In China, during the eighth century, drinking tea was considered one of the “polite amusements”, a pursuit akin to poetry. In 15th century Japan it was practiced as a ceremonial form of aestheticism, or Teaism. In Tibet, they’ll tell you to walk ‘a cup of tea’ referring to how long it takes for a hot cup of tea to cool sufficiently to drink.
As a practical philosophy, the Art of tea has been seen as both a means to irtue and delight. The Book of Tea urges one to experience tea as a “religion of the art of life…an excuse for the worship of purity and refinement, a sacred function.”
Though steeped in aesthetic principles, the Art of Tea is also ritualistic, focusing as much on teas preparation as appreciation. There’s also its meditative dimension, with tea-mavens urging teophytes to focus less on discerning a particular taste, than on learning to taste more discerningly.
Tea’s hint of extractive materialism appears too, with Tea Masters urging teophytes who yearn to discern tan elusive “return flavor” that only becomes apparent in tea a few moments after each sip, as the more rarefied elements slowly become perceptible on the palat.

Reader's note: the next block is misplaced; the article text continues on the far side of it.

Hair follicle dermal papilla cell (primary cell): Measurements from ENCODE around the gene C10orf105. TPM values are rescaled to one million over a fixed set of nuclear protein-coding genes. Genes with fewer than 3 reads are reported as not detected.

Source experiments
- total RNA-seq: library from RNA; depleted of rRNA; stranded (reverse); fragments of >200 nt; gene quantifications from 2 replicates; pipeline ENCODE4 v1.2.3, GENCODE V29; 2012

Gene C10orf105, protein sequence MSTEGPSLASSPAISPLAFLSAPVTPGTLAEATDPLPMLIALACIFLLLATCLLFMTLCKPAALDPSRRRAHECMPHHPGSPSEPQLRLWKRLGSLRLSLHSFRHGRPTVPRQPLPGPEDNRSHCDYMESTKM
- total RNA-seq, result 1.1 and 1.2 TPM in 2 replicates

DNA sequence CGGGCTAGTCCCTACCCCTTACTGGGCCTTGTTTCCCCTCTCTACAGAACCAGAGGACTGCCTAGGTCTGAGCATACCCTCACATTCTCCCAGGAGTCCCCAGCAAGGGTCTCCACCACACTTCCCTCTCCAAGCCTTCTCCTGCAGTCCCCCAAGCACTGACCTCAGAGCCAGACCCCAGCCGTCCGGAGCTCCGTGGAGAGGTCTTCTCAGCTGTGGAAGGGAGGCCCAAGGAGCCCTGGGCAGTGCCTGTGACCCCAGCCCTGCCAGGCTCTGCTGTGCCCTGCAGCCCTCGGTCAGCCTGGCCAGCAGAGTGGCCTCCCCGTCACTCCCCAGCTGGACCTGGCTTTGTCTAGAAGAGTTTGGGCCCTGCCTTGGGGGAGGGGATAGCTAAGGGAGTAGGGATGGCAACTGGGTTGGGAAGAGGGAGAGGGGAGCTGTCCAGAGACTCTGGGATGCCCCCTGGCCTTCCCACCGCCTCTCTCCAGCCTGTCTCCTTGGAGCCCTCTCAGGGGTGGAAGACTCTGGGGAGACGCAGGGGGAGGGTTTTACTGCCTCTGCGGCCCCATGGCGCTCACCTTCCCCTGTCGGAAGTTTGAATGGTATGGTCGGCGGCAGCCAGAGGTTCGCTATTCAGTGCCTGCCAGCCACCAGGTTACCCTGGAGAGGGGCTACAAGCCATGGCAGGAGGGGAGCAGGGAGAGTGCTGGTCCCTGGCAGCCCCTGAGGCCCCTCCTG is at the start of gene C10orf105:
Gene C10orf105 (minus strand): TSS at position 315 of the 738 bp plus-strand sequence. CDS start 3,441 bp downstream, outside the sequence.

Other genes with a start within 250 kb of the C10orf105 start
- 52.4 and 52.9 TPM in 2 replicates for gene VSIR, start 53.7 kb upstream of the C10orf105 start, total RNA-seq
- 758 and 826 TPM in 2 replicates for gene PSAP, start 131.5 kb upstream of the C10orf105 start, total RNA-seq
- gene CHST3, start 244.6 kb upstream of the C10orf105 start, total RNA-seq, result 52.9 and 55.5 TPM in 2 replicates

Kakuzo Okakura, in his timeless “Book of Tea” writes: “Teaism is a cult founded on the adoration of the beautiful among the sordid facts of everyday existence. It inculcates purity and harmony, the mystery of mutual charity, the romanticism of the social order. It is essentially a worship of the imperfect, as it is a tender attempt to accomplish something possible in this impossible thing we know as life.
The Philosophy of Tea is not mere aestheticism in the ordinary acceptance of the term, for it expresses conjointly with ethics and religion our whole point of view about man and nature. It is hygiene, for it enforces cleanliness; it is economics, for it shows comfort in simplicity rather than in the complex and costly; it is moral geometry, in as much as it defines our sense of proportion to the universe. It represents the true spirit of Eastern democracy by making all its votaries aristocrats in taste.
The heaven of modern humanity is shattered in the Cyclopean struggle for wealth and power. The world is groping in the shadow of egotism and vulgarity. Knowledge is bought through a bad conscience, benevolence practiced for the sake of utility. The East and West, like two dragons tossed in a sea of ferment, in vain strive to regain the jewel of life. We await the great Avatar. Meanwhile, let’s have a sip of tea.”